Ethnomusicologist and jazz musician Moreira Chonguica says when his music career kicked off, he realised that as an artist he needed to do more to integrate music to society.
In his endeavour to promote education, Moreira has started a campaign to renovate the National School of Music in Maputo, Mozambique.
I consider myself a privileged African musician— Moreira Chonguica, jazz musician and ethnomusicologist
Moreira says when he was growing up as a student at the National School of Music, he never imagined taking up music as a career. But his experience at the school and exposure he received after his time there saw him follow up on his potential to become the celebrated jazz musician he is today.
I think the government at the time was very sensitive to culture, but they had no choice as well. There is country in the world that wasn't liberated because of culture— Moreira Chonguica, jazz musician and ethnomusicologist
Describing to Nikiwe Bikitsha the extent in which the Mozambican government has supported the arts in the country, Moreira says that culture has such an integral role in Mozambique that the government has had to support the arts since the country's independence in 1975.
If you're a human being you can't live without culture. Culture is you— Moreira Chonguica, jazz musician and ethnomusicologist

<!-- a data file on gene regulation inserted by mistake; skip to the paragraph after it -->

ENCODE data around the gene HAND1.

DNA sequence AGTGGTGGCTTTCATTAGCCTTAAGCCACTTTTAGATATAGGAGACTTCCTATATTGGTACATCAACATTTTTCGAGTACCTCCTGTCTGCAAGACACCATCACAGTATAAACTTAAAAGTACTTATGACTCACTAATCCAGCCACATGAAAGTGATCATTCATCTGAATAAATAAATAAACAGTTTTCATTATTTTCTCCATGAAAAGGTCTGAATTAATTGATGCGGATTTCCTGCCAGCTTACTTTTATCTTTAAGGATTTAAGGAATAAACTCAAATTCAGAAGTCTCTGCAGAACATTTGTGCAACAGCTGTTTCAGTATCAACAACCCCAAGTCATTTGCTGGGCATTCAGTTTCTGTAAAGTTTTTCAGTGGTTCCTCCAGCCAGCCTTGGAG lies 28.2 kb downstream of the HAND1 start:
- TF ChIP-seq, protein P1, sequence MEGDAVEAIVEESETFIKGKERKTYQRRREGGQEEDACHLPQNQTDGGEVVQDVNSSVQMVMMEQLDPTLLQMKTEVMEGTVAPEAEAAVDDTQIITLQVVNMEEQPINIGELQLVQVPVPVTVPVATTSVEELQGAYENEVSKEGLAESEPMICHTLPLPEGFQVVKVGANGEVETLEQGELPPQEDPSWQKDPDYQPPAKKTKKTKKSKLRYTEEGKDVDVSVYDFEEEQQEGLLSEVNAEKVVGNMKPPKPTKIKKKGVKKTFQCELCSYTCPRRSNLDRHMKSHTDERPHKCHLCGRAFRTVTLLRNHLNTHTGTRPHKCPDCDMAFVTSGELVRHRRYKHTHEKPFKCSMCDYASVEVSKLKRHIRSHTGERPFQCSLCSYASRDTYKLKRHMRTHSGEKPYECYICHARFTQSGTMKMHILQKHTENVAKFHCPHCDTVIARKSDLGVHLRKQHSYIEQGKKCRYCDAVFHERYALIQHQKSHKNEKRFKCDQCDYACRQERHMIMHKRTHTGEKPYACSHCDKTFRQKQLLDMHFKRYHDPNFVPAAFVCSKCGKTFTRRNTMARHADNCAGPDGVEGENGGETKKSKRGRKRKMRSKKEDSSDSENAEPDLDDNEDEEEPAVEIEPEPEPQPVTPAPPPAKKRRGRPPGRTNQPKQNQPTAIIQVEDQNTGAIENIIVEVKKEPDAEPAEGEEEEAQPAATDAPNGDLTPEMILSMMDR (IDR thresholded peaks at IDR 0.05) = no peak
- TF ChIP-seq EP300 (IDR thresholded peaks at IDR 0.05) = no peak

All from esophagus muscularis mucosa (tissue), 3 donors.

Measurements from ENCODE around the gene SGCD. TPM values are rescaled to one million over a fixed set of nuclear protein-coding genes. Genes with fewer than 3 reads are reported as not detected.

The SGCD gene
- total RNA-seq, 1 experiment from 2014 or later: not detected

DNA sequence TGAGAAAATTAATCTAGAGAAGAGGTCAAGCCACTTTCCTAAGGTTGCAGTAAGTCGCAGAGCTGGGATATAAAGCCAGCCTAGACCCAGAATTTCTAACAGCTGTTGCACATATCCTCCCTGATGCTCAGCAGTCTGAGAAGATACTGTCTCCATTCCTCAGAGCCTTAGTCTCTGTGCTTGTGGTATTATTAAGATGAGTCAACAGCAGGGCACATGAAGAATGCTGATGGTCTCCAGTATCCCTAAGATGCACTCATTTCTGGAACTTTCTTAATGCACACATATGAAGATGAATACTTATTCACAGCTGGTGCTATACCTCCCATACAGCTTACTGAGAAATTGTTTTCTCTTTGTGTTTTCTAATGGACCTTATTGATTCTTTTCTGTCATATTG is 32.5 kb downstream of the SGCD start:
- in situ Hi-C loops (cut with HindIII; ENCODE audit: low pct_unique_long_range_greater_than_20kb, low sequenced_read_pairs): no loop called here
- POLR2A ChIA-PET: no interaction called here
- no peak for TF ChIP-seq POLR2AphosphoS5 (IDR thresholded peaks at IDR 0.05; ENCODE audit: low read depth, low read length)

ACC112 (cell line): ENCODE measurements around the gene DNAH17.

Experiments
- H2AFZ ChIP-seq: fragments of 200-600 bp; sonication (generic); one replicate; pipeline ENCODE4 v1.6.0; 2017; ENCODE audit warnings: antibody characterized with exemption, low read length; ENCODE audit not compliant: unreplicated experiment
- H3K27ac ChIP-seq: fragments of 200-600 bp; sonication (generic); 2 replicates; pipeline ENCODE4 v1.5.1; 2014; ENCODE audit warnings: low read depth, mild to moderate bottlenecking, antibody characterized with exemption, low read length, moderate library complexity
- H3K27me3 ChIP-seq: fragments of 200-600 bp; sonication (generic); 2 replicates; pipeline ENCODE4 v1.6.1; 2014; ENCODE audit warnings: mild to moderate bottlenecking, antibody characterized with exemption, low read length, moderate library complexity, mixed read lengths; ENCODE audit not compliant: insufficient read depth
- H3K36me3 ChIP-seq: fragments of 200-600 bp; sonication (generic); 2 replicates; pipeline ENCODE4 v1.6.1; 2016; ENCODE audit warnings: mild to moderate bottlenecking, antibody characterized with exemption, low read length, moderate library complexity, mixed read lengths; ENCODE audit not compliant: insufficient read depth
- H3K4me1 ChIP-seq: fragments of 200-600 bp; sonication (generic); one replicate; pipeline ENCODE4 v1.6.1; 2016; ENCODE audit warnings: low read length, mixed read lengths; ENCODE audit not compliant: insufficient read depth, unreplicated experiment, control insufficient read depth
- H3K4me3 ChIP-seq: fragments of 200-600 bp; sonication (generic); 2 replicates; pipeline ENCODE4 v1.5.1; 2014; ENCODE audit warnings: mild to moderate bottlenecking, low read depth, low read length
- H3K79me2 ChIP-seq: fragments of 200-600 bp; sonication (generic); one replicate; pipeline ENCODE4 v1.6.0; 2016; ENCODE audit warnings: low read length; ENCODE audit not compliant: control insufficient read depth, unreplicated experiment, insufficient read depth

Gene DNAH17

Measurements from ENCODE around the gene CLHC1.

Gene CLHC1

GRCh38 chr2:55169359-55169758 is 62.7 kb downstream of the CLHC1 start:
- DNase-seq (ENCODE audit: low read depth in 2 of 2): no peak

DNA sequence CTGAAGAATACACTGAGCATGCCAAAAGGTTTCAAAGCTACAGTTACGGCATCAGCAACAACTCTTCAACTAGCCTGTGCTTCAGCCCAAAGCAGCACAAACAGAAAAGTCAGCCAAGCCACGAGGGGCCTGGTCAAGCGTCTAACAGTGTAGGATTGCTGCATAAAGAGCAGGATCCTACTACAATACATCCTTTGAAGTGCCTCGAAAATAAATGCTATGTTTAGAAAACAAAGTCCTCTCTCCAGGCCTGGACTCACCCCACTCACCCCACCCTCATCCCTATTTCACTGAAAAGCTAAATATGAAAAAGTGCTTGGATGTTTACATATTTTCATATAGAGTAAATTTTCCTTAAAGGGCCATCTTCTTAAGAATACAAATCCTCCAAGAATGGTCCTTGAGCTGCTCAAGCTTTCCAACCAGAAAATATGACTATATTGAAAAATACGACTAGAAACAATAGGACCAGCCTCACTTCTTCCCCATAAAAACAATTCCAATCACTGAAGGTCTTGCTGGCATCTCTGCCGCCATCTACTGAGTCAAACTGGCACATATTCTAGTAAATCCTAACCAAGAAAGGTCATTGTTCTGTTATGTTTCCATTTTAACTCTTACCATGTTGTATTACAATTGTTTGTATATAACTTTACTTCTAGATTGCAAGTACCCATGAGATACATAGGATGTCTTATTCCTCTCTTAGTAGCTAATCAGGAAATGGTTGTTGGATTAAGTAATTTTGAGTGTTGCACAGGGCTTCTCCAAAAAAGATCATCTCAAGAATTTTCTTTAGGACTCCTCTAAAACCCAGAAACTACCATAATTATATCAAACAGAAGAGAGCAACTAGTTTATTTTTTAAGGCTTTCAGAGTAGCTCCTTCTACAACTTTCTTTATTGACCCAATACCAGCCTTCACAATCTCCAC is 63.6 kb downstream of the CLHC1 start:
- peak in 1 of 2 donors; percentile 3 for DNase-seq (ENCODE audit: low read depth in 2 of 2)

Moreira says society has evolved since Mozambique's independence in 1975, so government has also had to readjust how it supports the arts.
The government has created the Department of Culture and Tourism, which makes sense because culture and tourism go hand in hand— Moreira Chonguica, jazz musician and ethnomusicologist
Commercialising Mozambique's arts sector requires a long-term plan, according to Moreira.
He says instruction and education are fundamental to long-term efforts to commercialise the arts in Mozambique.
We have to make a 20 year plan, and we're not going to see the results today. But it is our responsibility to educate the younger generations— Moreira Chonguica, jazz musician and ethnomusicologist
Moreira says it is important to start educating the arts to younger generations from kindergarten level, so that when they reach secondary school level, they are able to decide what they want.
He is confident that future generations will continue the evolution of arts in Mozambique and Africa in general.
I think the appetite for African music is huge because we haven't started to tell our story yet, and the world is waiting for our story— Moreira Chonguica, jazz musician and ethnomusicologist
Watch Nikiwe Bikitsha's interview with Moreira Chonguica below: